Li Jiong is a designer dedicated to using design to intervene in people’s lives. After moving to Shenzhen in 2003, he started his own business in 2006. His designs address Shenzhen’s needs for its city image to be promoted, including the city logo of Shenzhen, as well as the logos of “Shenzhen Gift”, the Motorcycle Patrol Unit of Shenzhen Traffic Police, and the Shenzhen Symphony Children’s Choir (SSCC). The SSCC logo, designed by Li, is adorable and full of children’s playfulness. It gives a rhythmic visual effect with six singing children abstractly drawn with music notes and its English abbreviation, SSCC. According to Li, he gained inspiration from his daily experience with children. The simple yet delightful design proposal was widely recognized, and has won him this year’s Red Dot Design Award.

Logo of Shenzhen Symphony Children’s Choir (SSCC). Photo credit: Zdesign

Performance by SSCC. Photo credit: SSCC

Poster design for SSCC. Photo credit: Zdesign

Poster design for SSCC. Photo credit: Zdesign

When it comes to the design for the Motorcycle Patrol Unit of Shenzhen Traffic Police, “There were two challenges. One was to highlight the local features of Shenzhen, and the other was to tailor it to the motorbikes. We designed a special set of Chinese and English fonts for this project, and adopted “SZ” (Shenzhen in abbreviation) as the basic element for the pattern. In Chinese, “Shen” refers to the water, while “Zhen” to the land. So, we chose blue and yellow to represent the city and the land, respectively, and organized them into a two-dimensional composition of moving arrows. The completed pattern symbolizes the city of Shenzhen as a place that seeks innovation and is always marching forward. The logo is a combination of a sense of speed and the pioneering spirit of Shenzheners. It is simple, straight-forward, and easily identifiable.”

Visual design for the Motorcycle Patrol Unit of Shenzhen Traffic Police. Photo credit: Zdesign

Visual design for the Motorcycle Patrol Unit of Shenzhen Traffic Police. Photo credit: Zdesign

Visual design for the Motorcycle Patrol Unit of Shenzhen Traffic Police. Photo credit: Zdesign

Over the course of a decade-long career, Li has come up with his own design theory which he calls “vertical design”. By vertical [Chinese: 纵], he reads from the word that a thread [“纟”] connects one person with another [“从”]. The very thread of design connects all disciplines of design together and, as a result, links the individuals who are exposed to the process, and works to realize person-to-person, person-to-brand, and person-to-product connections. That will ultimately lead to commercial conversion. As a designer, he believes that unique creativity is essential. But more importantly, the awareness of “vertical integration [Chinese: 合纵]” needs to be nurtured, which means to “integrate the joint efforts from different people to conquer the strong rival”. The word “vertical” can be interpreted as a uniting force for solidarity. Therefore, “vertical design” is to unite together different design skills and methods without being limited to a certain form or a way of presentation. The purpose is to take a more holistic, integrated approach to create appropriate solutions. Li believes that the “vertical” approach is the key to design, as the solution to all kinds of challenges and needs. It is the link to form a “design system”.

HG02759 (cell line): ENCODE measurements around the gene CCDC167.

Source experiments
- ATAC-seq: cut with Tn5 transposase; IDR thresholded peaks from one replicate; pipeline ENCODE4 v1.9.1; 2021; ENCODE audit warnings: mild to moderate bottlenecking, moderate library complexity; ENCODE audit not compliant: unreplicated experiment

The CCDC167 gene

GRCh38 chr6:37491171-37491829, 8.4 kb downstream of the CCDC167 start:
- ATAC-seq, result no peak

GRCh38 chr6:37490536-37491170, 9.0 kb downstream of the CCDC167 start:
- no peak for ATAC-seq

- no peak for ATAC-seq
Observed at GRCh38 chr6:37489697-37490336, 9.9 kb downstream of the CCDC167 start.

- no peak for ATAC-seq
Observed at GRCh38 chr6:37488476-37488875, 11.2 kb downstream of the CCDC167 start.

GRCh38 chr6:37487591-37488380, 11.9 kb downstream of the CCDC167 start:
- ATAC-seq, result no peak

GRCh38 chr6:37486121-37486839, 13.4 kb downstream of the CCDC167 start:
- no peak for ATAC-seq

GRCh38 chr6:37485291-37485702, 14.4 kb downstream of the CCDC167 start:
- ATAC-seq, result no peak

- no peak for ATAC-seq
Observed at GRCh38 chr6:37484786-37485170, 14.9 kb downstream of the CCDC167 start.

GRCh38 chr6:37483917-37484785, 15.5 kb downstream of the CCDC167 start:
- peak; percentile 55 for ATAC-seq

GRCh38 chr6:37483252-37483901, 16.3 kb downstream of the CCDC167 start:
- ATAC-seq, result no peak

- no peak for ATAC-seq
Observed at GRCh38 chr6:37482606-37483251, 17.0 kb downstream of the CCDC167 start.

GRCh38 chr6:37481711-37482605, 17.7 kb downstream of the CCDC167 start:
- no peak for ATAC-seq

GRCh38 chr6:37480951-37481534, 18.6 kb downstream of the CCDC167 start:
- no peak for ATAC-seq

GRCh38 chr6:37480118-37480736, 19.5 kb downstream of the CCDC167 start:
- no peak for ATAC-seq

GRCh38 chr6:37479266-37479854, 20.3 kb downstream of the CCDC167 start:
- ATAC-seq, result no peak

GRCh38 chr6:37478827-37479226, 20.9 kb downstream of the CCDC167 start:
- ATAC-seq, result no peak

A contemporary music activist

The Old Heaven Books and B10 Live, located at the northern end of the OCT-LOFT, are familiar names to the young book lovers and music fans in Shenzhen. These two art and cultural spaces share a lot in common, as Fei is both the founder of Old Heaven and the event curator of B10. Every year, B10 hosts almost 300 performances, of which the most famous ones are the OCT-LOFT Jazz Festival and the Tomorrow Festival. And Fei is the initiator of both events.

Live performance at OCT-LOFT Jazz Festival. Photo by Meng Xiangyuan